As seen with the monster, he tries to integrate into society in hopes of getting people to accept him. During his hiding in his hovel, next to a family, he notices the old man of the house is blind. The monster believes that this is his chance to finally be accepted for who he is. After conversing with the old man, De Lacey, the rest of the family barges in to find the monster next to the old man fearing the worst. The monster seeks a friendship between the old man and the rest of the family.
(Frankenstein, 101). As a matter of fact, the creature "looked upon crime as a distant evil" and believed that "generosity were ever present before me." (Frankenstein, 101). As time passed, the creature learns that not everyone is filled with kindness as the family he was with but that there were people like the "barbarous villagers" he encountered when he had first woken up (Frankenstein, 93).
Prideful because all he tries to do is chance Doodle rather than letting him be who he is . Not letting himself accept himself the way he is. Brother's pride pushes him to give Doodle an existence away from his bed, and it is his obsession that leads to Doodle's tragic demise. Brother's pride did create a facsimile (copy) of real life for Doodle, but in the end, it crumbled him, brought to its knees by pride and selfishness. Brother did love Doodle, but his ego overshadowed the fact the he was just trying to protect Doodle from a world that doesn't tolerate those that are different.
Society would never accept him as society treats outcast and people that are any 'different ' atrociously. The monster acquired books of "Paradise Lost", "Plutarch 's Lives" and "The Sorrows of Werter", which "gave him extreme delight" as he studied and exercised his mind. When he came across the DeLacey family, hope sparked inside of him as he believed he would finally be accepted by at least a small part of society. Intelligently enough the monster made his move and approached the blind old man, in which he knew wouldn 't be able to see him or judge him by his distorted appearance. He finally grasps the chance into talking to the old man, De Lacey and he acknowledges that if he fails in being accepted by them he will be "an outcast in the world for ever".
However, know reader should feel remorse for Victor leaves his creature. In conclusion, Mary Shelly uses her great words and flow of her sentences to show how Victor has changed throughout the book. Victor at first seems happy and has a love of nature. In contrast, when the monster completes his revenge Victor is isolated from society and this causes him to have loneliness. Mary Shelly compares Victor to a romantic hero.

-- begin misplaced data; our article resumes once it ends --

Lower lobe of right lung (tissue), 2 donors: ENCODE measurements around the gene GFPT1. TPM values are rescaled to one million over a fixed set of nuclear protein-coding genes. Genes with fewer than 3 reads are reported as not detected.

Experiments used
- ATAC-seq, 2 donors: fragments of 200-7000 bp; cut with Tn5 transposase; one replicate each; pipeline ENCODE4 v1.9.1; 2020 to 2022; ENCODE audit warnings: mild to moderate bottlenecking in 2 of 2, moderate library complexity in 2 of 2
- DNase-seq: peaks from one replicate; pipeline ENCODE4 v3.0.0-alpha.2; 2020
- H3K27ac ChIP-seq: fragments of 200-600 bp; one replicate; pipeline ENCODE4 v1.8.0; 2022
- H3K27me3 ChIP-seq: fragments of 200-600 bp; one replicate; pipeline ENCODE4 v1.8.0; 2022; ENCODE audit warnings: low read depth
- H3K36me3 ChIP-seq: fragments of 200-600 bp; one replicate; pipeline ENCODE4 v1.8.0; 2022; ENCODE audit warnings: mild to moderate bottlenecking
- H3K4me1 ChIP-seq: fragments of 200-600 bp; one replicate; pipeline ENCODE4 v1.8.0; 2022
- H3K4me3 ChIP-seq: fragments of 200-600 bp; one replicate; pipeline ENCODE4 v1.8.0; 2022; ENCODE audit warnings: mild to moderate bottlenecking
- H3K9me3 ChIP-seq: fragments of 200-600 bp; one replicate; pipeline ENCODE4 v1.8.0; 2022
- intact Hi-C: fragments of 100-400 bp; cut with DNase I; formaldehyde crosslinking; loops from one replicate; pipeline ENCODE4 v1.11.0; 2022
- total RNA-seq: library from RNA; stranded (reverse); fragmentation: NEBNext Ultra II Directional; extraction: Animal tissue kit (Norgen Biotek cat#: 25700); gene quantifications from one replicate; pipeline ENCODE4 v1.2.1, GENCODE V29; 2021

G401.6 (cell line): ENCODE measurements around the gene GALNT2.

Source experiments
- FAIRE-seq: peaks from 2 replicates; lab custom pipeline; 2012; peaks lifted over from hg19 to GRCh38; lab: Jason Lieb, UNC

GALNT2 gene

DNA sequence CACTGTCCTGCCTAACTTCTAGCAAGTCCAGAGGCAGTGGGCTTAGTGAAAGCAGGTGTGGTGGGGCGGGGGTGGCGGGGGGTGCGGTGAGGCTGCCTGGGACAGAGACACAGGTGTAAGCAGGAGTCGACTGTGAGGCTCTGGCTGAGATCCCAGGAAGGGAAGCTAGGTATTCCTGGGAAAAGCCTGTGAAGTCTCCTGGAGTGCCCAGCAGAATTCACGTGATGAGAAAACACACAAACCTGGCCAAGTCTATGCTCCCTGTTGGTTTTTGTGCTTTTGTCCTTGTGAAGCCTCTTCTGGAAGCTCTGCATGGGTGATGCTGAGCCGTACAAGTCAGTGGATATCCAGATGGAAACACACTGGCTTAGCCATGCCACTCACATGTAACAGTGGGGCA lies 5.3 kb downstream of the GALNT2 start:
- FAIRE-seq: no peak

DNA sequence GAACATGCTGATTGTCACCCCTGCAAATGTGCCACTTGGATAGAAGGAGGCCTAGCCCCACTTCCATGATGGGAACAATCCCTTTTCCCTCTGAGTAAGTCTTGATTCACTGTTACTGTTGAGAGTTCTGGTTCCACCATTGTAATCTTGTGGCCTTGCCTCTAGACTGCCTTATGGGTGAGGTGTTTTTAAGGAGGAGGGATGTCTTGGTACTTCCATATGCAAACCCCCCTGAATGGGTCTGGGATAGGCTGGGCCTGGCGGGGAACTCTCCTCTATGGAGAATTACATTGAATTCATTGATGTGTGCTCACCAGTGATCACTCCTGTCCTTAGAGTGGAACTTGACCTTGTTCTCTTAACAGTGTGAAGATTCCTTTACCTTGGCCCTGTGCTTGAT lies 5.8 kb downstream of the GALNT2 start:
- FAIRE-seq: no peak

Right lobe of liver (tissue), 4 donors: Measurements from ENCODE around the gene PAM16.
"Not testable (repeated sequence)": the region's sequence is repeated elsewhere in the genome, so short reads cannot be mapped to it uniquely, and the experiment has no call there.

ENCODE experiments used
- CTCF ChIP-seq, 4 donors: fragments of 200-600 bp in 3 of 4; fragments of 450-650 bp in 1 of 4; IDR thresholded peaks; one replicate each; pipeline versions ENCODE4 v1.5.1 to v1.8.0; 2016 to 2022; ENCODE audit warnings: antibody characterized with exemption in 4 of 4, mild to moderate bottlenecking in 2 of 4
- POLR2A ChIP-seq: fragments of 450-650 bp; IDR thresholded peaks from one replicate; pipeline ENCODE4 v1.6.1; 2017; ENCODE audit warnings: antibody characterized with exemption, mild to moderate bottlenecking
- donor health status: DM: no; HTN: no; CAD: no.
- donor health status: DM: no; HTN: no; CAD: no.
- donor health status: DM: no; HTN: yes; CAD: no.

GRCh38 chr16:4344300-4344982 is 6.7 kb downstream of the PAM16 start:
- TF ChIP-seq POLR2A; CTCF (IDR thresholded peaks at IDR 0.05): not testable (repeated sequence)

Are Victor and The Monster Likeable Victor has created a monster, an “abhorred devil” who torments him throughout Mary Shelley’s Frankenstein. Indeed, the creature commits several horrid acts, which drives Frankenstein to pursue him into the Arctic. Yet the creature does not inspire the same fear or revulsion in the reader; instead he gathers sympathy. While Frankenstein may beg to differ, the reader connects with the monster because he is isolated from the world and surprisingly has a gentle heart. The monster is certainly not blameless.
Instead of lending a friendly welcome he chooses to use violence, and he therefore makes himself into an evil person simply through the way he communicates with other people. Lastly, when Curley finds his wife in the barn talking to George, he gets very angry and threatens to kick him off the farm. Curley is very protective of his wife, Mbecause many times throughout the book, Curleyhe is searching for his wife her, proving that he is very protective of her. He wants to make sure the other guys stay away, butand she is defiant of his rules because she is upset that he keeps her locked away. However, when he confronts George about being in the barn with her, he gets really close to his face.
We have established that the monster from Frankenstein is one of a kind and feels alone, this brings up one of his main goals, seeking a life companion. In the novel, when talking to Victor, the monster states, ““You must create a female for me, with whom I can live in the interchange of those sympathies necessary for my being…””(Shelley 125) The monsters’ goal in the novel is not to hurt victor as some might argue, but to achieve a companion that will not shun him. While, trying to achieve this goal leads to suffering and hardships to many in the novel, it is seen that the reason is to fulfill one of humanities’ basic goals, achieve a companion. In the novel Grendel, we see that Grendel is also wanting a companion or friend to talk to. When he is in his cave alone, Grendel states, ““Why can’t I have someone to talk to?” I said.
Both characters seem to strongly despise one another yet they both also despise themselves for their wrong and disastrous actions. The vivid similarities between these characters is driven by their isolation from paternal figures and society. In pursuit of his scientific studies, Victor admits that he “seemed to have lost all soul or sensation but for this one pursuit" (Shelley 38). Not only are the two characters both subjugated from society through their own personal choice, but they also share interest in the mysteries of the natural world. They both admire nature for its serenity and beauty.
This is reinforced by the rhetorical question that serves to convince Walton that the Monster hated having to turn to violence. In both situations, a friendly and accepting hand could have led both monsters to happiness and kindness, but the lack thereof sparked the violence. Grendel and the Monster from their respective works, Gardner’s Grendel and Shelley’s Frankenstein, find themselves with no companionship, nobody to share in their joys or sorrows, which leads to violence being taken out on those who rejected them; if those victims had initially accepted and loved Grendel and the Monster, this would not have